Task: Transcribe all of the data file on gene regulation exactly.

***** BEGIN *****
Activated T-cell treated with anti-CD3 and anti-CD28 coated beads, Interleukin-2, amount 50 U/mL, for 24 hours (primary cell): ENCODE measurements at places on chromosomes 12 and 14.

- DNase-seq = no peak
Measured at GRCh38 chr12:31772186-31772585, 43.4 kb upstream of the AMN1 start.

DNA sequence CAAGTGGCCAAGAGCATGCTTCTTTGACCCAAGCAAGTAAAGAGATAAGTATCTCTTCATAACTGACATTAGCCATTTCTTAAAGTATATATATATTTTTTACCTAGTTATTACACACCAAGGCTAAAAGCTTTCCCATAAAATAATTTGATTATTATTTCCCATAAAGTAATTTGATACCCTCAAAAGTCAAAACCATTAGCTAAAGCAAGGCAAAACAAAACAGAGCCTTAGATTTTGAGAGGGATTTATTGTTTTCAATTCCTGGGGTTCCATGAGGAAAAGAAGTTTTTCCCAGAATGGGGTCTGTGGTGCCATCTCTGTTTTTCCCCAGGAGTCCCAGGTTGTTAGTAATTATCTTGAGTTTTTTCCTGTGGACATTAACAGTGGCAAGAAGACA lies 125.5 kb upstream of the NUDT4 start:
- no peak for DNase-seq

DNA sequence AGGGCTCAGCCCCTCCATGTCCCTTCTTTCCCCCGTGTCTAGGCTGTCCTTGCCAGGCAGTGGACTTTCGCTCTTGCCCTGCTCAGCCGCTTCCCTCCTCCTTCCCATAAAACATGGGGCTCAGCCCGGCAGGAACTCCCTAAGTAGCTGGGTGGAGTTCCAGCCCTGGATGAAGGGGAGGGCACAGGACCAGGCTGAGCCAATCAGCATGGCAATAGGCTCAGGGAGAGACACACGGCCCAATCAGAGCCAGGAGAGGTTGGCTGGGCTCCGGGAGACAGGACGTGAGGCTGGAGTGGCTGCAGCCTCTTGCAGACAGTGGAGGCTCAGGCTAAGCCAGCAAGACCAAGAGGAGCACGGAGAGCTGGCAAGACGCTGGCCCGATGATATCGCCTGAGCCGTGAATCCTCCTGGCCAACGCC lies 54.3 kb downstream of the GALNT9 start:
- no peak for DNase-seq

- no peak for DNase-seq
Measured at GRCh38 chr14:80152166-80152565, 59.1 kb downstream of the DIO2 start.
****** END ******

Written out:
Activated T-cell treated with anti-CD3 and anti-CD28 coated beads, Interleukin-2, amount 50 U/mL, for 24 hours (primary cell): ENCODE measurements at places on chromosomes 12 and 14.

- DNase-seq = no peak
Measured at GRCh38 chr12:31772186-31772585, 43.4 kb upstream of the AMN1 start.

DNA sequence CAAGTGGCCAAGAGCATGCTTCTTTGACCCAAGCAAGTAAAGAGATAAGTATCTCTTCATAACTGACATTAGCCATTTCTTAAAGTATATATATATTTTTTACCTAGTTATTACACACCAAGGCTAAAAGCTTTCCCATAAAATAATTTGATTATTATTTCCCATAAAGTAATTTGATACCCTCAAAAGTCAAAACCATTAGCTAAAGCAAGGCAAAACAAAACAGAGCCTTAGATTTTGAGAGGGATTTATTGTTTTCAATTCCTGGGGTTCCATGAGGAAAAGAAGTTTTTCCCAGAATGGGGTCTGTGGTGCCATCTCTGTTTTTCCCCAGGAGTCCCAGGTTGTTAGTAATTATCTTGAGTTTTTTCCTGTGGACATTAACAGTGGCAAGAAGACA lies 125.5 kb upstream of the NUDT4 start:
- no peak for DNase-seq

DNA sequence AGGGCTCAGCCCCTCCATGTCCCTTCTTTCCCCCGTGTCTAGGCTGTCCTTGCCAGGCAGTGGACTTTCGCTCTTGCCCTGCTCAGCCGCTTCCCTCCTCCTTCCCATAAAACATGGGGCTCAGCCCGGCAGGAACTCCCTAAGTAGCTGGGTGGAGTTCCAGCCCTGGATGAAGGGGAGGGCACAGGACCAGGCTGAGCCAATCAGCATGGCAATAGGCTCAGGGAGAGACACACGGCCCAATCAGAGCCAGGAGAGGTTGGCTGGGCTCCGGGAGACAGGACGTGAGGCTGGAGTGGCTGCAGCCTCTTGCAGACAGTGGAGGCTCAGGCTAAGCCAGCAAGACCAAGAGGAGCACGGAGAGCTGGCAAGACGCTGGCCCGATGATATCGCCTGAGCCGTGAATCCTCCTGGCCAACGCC lies 54.3 kb downstream of the GALNT9 start:
- no peak for DNase-seq

- no peak for DNase-seq
Measured at GRCh38 chr14:80152166-80152565, 59.1 kb downstream of the DIO2 start.